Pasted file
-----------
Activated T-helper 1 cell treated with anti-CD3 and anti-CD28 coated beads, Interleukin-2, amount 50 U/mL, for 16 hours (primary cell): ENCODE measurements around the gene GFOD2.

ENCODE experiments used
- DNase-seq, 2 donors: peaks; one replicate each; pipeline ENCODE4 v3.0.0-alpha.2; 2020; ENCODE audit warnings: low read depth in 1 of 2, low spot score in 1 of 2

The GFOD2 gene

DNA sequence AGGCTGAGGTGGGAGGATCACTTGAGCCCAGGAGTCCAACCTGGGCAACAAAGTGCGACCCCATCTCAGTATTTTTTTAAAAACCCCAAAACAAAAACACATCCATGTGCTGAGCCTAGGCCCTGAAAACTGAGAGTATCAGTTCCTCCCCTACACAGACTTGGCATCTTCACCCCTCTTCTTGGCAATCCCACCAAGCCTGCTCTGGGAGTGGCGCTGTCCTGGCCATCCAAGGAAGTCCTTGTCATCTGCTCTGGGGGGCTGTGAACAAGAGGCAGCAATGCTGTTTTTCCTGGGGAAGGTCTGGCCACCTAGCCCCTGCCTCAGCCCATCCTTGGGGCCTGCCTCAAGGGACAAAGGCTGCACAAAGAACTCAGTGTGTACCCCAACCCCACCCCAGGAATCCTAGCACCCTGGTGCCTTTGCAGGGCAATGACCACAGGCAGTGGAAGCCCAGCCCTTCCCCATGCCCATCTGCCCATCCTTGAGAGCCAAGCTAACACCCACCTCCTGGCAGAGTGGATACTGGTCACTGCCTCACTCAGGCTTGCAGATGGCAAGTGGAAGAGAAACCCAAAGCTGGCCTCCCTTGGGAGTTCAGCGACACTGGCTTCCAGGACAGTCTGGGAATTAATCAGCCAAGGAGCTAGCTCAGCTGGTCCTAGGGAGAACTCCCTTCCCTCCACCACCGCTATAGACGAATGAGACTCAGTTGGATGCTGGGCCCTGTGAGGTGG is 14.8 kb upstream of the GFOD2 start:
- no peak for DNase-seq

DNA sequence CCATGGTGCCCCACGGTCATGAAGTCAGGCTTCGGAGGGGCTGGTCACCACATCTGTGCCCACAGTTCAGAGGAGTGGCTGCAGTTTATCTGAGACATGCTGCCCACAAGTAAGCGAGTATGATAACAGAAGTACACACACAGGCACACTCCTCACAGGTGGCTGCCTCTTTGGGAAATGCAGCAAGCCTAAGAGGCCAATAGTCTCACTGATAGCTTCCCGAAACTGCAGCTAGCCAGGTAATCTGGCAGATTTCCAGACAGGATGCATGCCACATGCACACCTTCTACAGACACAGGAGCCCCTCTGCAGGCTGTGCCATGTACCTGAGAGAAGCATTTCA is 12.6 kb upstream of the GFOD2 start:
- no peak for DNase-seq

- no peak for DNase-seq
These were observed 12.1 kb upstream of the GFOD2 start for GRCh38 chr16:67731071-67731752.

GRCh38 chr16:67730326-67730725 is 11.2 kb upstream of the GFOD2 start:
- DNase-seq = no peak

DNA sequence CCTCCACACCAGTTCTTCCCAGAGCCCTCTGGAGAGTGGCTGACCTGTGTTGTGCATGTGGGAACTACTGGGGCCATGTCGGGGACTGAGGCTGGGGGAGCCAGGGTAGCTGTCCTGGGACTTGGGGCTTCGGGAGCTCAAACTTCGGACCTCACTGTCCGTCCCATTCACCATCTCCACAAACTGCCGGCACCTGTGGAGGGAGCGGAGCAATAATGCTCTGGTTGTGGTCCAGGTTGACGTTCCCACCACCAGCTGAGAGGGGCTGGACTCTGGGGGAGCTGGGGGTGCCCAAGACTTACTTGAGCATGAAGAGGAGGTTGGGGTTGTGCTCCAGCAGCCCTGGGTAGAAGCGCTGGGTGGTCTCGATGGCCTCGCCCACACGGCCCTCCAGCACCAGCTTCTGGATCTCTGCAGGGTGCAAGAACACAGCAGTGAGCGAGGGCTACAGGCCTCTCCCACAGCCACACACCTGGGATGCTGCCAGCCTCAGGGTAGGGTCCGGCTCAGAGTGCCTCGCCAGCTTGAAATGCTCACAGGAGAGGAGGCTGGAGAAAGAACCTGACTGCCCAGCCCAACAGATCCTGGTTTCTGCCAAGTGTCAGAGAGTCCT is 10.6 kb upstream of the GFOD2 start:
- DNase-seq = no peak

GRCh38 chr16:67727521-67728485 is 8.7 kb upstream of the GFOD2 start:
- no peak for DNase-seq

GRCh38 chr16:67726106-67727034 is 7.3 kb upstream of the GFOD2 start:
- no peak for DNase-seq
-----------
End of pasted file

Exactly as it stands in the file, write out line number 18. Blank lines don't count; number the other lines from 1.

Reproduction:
- no peak for DNase-seq